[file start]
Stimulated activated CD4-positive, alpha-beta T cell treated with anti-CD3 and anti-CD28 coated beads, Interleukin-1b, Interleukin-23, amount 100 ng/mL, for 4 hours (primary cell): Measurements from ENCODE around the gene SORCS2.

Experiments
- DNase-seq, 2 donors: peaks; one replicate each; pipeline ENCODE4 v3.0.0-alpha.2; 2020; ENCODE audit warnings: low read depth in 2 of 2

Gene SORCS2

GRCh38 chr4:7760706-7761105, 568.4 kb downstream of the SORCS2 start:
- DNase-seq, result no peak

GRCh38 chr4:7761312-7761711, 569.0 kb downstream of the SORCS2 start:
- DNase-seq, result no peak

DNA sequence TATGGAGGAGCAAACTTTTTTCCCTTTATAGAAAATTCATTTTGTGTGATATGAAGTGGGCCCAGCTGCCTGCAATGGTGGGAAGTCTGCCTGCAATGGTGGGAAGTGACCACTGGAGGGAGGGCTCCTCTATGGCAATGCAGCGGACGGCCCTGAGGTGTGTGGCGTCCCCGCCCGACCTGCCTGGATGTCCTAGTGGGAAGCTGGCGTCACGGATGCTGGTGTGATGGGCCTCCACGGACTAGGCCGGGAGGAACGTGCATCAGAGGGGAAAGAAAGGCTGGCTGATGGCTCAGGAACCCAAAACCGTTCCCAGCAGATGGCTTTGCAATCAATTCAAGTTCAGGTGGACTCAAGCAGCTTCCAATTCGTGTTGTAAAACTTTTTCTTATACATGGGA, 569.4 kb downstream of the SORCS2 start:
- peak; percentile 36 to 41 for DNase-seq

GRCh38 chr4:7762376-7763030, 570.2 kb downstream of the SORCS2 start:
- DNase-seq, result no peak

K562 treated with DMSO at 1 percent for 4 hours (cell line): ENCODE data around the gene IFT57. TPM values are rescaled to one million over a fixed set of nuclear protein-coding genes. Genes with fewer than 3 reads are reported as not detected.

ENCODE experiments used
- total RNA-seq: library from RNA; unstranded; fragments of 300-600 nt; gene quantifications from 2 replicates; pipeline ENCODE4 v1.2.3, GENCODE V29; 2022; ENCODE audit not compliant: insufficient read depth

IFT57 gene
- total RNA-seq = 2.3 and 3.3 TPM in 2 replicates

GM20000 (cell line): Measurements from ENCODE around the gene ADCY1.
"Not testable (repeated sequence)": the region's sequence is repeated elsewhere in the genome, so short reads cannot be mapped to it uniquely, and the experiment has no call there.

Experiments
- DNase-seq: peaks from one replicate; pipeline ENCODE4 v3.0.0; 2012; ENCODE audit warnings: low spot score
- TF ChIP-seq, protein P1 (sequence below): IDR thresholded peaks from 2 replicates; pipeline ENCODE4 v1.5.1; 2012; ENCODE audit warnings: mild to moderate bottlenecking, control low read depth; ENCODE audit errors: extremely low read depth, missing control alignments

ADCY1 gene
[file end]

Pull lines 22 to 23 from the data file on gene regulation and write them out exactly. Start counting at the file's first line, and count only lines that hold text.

- TF ChIP-seq, protein P1 (sequence below): IDR thresholded peaks from 2 replicates; pipeline ENCODE4 v1.5.1; 2012; ENCODE audit warnings: mild to moderate bottlenecking, control low read depth; ENCODE audit errors: extremely low read depth, missing control alignments

ADCY1 gene